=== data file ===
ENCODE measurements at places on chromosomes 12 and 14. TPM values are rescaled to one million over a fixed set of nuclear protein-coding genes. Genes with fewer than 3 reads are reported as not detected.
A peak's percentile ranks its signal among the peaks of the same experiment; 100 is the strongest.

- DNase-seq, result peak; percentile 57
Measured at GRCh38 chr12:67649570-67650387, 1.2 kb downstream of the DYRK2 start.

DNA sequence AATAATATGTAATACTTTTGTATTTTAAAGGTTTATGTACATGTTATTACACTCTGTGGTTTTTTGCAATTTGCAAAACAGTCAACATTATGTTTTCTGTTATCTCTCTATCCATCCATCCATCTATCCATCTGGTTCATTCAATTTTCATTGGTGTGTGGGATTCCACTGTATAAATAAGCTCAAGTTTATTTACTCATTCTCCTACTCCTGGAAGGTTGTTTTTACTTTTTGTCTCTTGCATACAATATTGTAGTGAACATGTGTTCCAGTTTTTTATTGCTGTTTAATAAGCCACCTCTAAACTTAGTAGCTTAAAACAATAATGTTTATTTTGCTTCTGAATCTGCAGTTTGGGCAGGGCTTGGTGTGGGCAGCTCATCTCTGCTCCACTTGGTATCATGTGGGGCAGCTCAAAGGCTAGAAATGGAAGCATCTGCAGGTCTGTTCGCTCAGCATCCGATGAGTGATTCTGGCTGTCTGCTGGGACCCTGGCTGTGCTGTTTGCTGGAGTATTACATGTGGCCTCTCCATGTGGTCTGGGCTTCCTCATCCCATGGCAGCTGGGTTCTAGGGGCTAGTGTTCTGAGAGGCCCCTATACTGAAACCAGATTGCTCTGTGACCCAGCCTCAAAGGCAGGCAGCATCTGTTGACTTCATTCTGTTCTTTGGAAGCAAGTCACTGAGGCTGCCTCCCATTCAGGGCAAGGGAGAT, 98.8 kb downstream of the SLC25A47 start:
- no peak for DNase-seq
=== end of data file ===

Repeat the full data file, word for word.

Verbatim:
ENCODE measurements at places on chromosomes 12 and 14. TPM values are rescaled to one million over a fixed set of nuclear protein-coding genes. Genes with fewer than 3 reads are reported as not detected.
A peak's percentile ranks its signal among the peaks of the same experiment; 100 is the strongest.

- DNase-seq, result peak; percentile 57
Measured at GRCh38 chr12:67649570-67650387, 1.2 kb downstream of the DYRK2 start.

DNA sequence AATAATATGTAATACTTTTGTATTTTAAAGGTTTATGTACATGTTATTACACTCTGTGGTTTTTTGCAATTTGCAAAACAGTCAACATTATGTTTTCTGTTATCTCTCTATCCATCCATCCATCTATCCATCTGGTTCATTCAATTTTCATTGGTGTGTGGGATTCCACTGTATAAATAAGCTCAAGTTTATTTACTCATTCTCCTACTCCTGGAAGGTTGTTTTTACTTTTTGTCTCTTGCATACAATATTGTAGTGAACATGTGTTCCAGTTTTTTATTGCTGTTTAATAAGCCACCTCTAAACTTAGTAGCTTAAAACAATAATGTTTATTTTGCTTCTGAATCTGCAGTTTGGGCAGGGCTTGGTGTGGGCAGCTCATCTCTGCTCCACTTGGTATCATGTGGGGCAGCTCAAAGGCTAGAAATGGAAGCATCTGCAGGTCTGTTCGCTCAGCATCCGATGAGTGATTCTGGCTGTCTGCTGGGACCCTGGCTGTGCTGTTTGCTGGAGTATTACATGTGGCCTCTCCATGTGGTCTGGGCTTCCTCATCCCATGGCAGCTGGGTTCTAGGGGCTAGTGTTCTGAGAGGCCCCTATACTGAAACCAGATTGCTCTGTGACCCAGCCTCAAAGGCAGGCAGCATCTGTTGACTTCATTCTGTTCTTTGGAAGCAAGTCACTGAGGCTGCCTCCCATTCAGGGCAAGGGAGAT, 98.8 kb downstream of the SLC25A47 start:
- no peak for DNase-seq